Milk and Gall opens with a traumatic birth on the night of Donald Trump’s election. I think, for the first 5 minutes of the play, that this conceit is going to run out in 5 minutes. The trauma of birth and motherhood played out under the liberal panic and pain of the 2016 surprise win. I quickly learn however that Mathilde Dratwa’s debut is a smarter and more supple piece of work than a lot of the one-note ‘Trump plays’ which have sprung up over the past five years.
Milk and Gall is the first play I’ve seen about the Trump era where it feels properly Historical. We are able to reflect on it as milestone, to position election night as an historical landmark from which personal and social repercussions ripple out. It’s even a bit comforting to me, because I remember how horrible it felt at the time. The cries and outbursts of ‘She lost. He won’ feel to me, a little bit removed, or numbed.
Lisa Spirling’s production is light on its feet, skipping through the scenes of the year after the birth of Roddy (for Rodham). It doesn’t work with traditional tensions and climaxes, rather tumbling into lightly worn incidents of absurdism. Alexa comes to life, Hillary Clinton is stabbed then reincarnated, a baby’s feet are literally eaten.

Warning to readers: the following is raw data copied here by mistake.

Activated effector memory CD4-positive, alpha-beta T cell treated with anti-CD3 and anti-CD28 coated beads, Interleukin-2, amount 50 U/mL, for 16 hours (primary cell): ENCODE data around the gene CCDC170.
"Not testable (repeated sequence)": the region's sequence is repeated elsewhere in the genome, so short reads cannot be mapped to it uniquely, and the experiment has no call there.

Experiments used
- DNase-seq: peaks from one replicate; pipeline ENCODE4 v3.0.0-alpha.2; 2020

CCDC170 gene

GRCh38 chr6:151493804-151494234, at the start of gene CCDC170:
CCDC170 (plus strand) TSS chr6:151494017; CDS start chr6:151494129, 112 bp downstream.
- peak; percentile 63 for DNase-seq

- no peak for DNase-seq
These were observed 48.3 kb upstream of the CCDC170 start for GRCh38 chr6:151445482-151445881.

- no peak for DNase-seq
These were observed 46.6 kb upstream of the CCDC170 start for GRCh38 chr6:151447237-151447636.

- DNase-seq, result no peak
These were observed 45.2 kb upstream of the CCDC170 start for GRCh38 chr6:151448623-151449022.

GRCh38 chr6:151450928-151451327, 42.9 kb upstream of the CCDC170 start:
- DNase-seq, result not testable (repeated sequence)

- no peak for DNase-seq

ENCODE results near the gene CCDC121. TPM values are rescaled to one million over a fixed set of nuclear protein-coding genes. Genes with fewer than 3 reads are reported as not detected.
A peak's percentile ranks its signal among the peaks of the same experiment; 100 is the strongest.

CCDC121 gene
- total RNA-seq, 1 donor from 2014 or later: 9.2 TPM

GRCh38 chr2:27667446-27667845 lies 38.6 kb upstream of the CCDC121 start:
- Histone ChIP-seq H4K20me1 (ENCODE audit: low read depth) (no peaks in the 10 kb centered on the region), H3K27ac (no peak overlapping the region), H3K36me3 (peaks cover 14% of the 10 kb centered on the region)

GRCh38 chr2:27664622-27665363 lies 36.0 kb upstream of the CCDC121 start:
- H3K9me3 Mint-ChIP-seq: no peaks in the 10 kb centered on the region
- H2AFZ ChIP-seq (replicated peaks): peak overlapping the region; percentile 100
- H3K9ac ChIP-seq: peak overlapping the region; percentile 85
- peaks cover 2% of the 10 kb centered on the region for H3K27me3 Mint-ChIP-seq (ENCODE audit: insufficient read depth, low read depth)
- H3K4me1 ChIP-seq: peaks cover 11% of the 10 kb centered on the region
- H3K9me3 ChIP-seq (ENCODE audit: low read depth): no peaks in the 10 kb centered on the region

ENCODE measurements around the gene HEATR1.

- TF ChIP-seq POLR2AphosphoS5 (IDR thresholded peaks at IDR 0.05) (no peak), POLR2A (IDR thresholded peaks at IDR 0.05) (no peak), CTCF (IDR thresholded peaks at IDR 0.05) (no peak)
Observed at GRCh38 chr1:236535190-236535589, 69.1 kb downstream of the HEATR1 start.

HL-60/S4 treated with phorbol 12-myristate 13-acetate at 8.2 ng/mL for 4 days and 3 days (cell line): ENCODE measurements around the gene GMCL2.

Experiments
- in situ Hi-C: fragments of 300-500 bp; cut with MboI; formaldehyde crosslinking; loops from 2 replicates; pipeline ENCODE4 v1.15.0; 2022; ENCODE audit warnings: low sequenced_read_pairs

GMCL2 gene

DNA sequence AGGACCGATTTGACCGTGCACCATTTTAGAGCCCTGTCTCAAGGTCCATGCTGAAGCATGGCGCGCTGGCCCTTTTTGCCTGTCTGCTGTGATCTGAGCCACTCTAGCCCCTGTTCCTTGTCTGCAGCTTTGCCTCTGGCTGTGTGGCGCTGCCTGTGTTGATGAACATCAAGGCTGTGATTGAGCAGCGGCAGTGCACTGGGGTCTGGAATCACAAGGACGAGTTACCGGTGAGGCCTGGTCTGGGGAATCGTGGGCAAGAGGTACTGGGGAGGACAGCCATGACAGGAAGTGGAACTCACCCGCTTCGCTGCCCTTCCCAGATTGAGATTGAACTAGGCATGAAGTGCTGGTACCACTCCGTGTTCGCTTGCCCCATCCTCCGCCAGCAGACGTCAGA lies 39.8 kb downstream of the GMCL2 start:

It’s impressive how the production logically and confidently walks into these moments. It follows this dream logic which is fun for the audience and makes the world of the play inhabit different realms of reality in a way that is exciting rather than cringey or self-parodic.
The ensemble cast are by far and away the strength of this production- the casting is absolutely spot on. MyAnna Buring draws us into the character with a combination of charisma and comedy coupled with a physical and emotional exhaustion. The very funny and sweet Matt Whitchurch is a brilliant counterpart as her husband Michael. With the rest of the cast providing spark to every scene they appear in- Sherine Chalhieis a particularly strong comic performance- this cast carries the surreal humour with confidence.
The only point in which this production doesn’t get me on board, is the sense of urgency which coarses through Buring’s character in particular. It feels odd in hindsight, to see on stage the incredulity and the genuine fear which bursts out of her. Because in material terms, she is fine. She has been fine this whole time. If you’re white, middle class and in a blue state, you will have been scared in 2016 but you will be fine. Vera does not have her healthcare taken away, she is not separated from her children. The script does aim to tackle this head on, but the conflict on stage- Vera picking fights with her mother and her Syrian-American best friend- feel a little shallow to me. They feel like scenes included because the issues have to be discussed, but it’s a disservice to have them feel so at odds with the rest of the play. For such a strong company, I’m a little discomfited by these scenes, but ultimately excited to have seen this playful and confident show.
Milk and Gall is on at Theatre 503 till 27th November. More info here.